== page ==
I also teamed up with CITA (Central Iowa Trails Association) to make The Mullet Fall Classic a CITA fundraiser. I have to say, that was a great addition. The post race, end of the IMBCS Mountain Biking Race season party was a blast. Beer Garden, homemade chili, burgers and brats on the grill, pot luck salads, desserts, chips, etc... - all of it had everyone smiling for a few hours after the race. The weather was a blessing as it hit 80 degrees with clear skies and a very slight wind to keep things from getting too hot.

The trail was in good shape thanks to all the hours put in by volunteers, including two CITA trail work days. That took some of the load off of my grooming of the trails and allowed me to be able to focus on other details of organizing everything between my mowing, lopping, raking, marking, clearing hours which I always underestimate how much time is involved to get nearly 7 miles of trail in shape for a race. A big thanks to Jed Gammell, Rob Versteegh and Oakley, Sterling Heise and Rasmussen Bike Shop, Tom Anderson (and his family!!), Matt McCutchan, Troy Pearson, Al Boone, Ron Cooney, Pete Parvi, Scott Sumpter, Tara Starr, Alexa Brown, the 7 fraternity brothers from Lamda Chi, Josh Shipman and the Lake Ahquabi staff, Nancy Stirek, Craig Harding, Justin Hankins, and all of those who helped put things together food, trail and volunteer wise for the 2011 Mullet.

There were growing pains again this year and not everything went as smoothly as it could have. Jed and I both failed to bring a printed out list of the actual 73 qualifiers (those that registered before noon on September 30th) for the free t-shirts, so distribution of those was flawed. That's our bad and it won't happen again. Apologies to the few within the 73 that saw their t-shirts snagged up by everyone else who thought they were free for the taking.

Talks began immediately after the event between Ryan Feagan (from Nebraska Psycowpath Series), Nancy Stirek, Craig Harding and myself about streamlining the waiver process with Raceregister.net to avoid any hand writing by me on the forms. We also talked about how to speed up the chip assignment process, as well as pros/cons of online pre-registration and day of registration solutions. Psycowpath didn't allow pre-registration, but liked my format of the discounted entry fee for pre-registration online, and a non-discounted fee for day of race registration. Ryan thinks he might try that next year as it captures a lot of the "I'll wait until I see what the weather is going to be like" crowd that decides within the final 24 hours to race or not.

Check-in wasn't too bad, but the two lines were long and a bit of a bottleneck that shouldn't be involved with an event that is pre-registered for 123 of the 155 racers. Having to sign those dang waivers (legally, it must be a hand written signature) slows things down. Another growing pain was my guesstimate of 250 bottles of water (same amount I bought last year) was not enough. I needed to have purchased at least twice as much with the turnout and all of the volunteers. Beer outnumbered water by a margin of 5 to 1 (at least) as everyone else brought so much beer - but no water!!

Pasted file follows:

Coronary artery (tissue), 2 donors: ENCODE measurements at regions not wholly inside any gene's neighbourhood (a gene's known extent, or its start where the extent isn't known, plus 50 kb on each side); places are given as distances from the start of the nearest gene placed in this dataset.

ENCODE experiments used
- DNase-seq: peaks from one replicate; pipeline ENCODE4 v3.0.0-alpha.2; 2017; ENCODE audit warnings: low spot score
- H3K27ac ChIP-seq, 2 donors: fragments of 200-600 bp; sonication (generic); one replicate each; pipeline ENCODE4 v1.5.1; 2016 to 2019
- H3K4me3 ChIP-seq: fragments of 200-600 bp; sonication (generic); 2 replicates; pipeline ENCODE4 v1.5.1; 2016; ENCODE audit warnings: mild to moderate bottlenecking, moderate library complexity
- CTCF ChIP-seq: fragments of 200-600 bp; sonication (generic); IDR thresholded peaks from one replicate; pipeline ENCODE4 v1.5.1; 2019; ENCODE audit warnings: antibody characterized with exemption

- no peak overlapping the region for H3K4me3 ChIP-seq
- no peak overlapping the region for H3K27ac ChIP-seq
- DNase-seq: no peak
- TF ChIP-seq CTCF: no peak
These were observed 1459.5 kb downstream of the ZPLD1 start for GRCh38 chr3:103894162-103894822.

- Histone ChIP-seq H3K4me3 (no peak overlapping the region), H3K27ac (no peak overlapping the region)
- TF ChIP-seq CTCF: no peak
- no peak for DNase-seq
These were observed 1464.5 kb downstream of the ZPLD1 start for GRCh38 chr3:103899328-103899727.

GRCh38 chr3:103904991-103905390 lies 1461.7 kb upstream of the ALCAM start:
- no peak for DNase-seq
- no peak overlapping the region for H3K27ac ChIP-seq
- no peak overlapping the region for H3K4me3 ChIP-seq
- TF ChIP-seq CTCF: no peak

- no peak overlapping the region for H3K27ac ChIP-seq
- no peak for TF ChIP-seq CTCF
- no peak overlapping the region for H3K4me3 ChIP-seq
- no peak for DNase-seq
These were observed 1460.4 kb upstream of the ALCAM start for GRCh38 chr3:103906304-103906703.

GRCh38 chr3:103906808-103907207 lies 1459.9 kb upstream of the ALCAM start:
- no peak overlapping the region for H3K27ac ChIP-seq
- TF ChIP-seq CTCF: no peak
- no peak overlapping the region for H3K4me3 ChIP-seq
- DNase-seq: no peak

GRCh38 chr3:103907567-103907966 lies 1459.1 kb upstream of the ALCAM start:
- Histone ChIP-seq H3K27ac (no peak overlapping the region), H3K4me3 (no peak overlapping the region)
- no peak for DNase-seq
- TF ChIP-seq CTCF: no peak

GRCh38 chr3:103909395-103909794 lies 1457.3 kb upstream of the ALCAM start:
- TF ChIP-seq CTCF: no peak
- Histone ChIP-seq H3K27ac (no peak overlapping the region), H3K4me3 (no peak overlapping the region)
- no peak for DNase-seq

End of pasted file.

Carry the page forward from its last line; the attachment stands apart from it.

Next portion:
Jed and Rob rode last year, so it was my turn to ride this year. Unfortunately, after a good jump off the line and in the front group of 4, I broke my chain about a 1/2 mile after the start!!! I couldn't believe it! A DNF at Sugarbottom with a blown rear hub and now a broken chain?!!!? By the time I walked back to the starting area, turned in my timing chip and reported myself as a DNF, used the Kybo and then decided to fix my chain, I was probably 15 minutes behind. But Tom Anderson and Pete Parvi convinced me to fix my chain and get back out there in spite of it. So I grabbed my timing chip again and said I was not a DNF and headed out to see how the course was riding and mix it up. All for fun and well worth coming in Dead Frickin' Last in my division. I did make up some good time though, but stopped for Parady Boatwright who crashed and hit a tree. I saw the fall and she hit her head for a bit of a stinger. I helped her up and made sure she was okay before getting back on the bike. I motored on to finish and was only 2 seconds away from not being DFL. ;-}

Other than that, things were fine. Thanks to all who came out to race, brought food, helped, volunteered, provided feedback and had a great time.

Now on to my real job filled with non-stop problem solving - stage directing the opera at Simpson.


The Mullet Fall Classic!!!

Fall weather is gorgeous this week with temperatures in the 70-80 range. The leaves are turning colors. The course is marked and ready. Trail work is completed. The food and drink are ordered. Custom number plates are here. The custom special Mullet awards for 1st/2nd/3rd in each category arrive later this week. The prize money is in hand. Electronic Chip Timing Conference Call tomorrow to get it all set up. 87 are registered online to date (the number keeps growing every day).

If you are in Iowa - this is a must attend, gotta experience it event. Race it. Ride it. Short distance. Long distance. Your choice. Come on out and have some fun.

Big mountain bike party for all after your race is finished. Burgers, dogs, chips, desserts, a massive beer garden will all be part of the fund raising for CITA (Central Iowa Trails Association). All my proceeds after expenses will go directly to CITA. What a great cause!

Everyone who is anyone in terms of mountain biking in Iowa will be there. ;-]

Sunshine and 77 degrees on race day for all. Come on out and let your mullet down to soak up some sun and fun.